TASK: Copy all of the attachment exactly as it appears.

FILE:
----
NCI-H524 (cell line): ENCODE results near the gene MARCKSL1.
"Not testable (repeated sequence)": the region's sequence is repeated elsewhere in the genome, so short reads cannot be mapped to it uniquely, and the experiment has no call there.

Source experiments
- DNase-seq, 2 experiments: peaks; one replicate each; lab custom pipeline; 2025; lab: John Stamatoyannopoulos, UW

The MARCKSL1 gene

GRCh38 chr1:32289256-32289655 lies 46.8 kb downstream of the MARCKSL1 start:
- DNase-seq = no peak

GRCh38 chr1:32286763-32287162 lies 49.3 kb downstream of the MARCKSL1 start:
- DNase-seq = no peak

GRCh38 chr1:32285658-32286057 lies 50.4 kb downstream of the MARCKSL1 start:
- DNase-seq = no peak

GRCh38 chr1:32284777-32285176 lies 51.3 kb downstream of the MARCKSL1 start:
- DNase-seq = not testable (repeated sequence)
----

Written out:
NCI-H524 (cell line): ENCODE results near the gene MARCKSL1.
"Not testable (repeated sequence)": the region's sequence is repeated elsewhere in the genome, so short reads cannot be mapped to it uniquely, and the experiment has no call there.

Source experiments
- DNase-seq, 2 experiments: peaks; one replicate each; lab custom pipeline; 2025; lab: John Stamatoyannopoulos, UW

The MARCKSL1 gene

GRCh38 chr1:32289256-32289655 lies 46.8 kb downstream of the MARCKSL1 start:
- DNase-seq = no peak

GRCh38 chr1:32286763-32287162 lies 49.3 kb downstream of the MARCKSL1 start:
- DNase-seq = no peak

GRCh38 chr1:32285658-32286057 lies 50.4 kb downstream of the MARCKSL1 start:
- DNase-seq = no peak

GRCh38 chr1:32284777-32285176 lies 51.3 kb downstream of the MARCKSL1 start:
- DNase-seq = not testable (repeated sequence)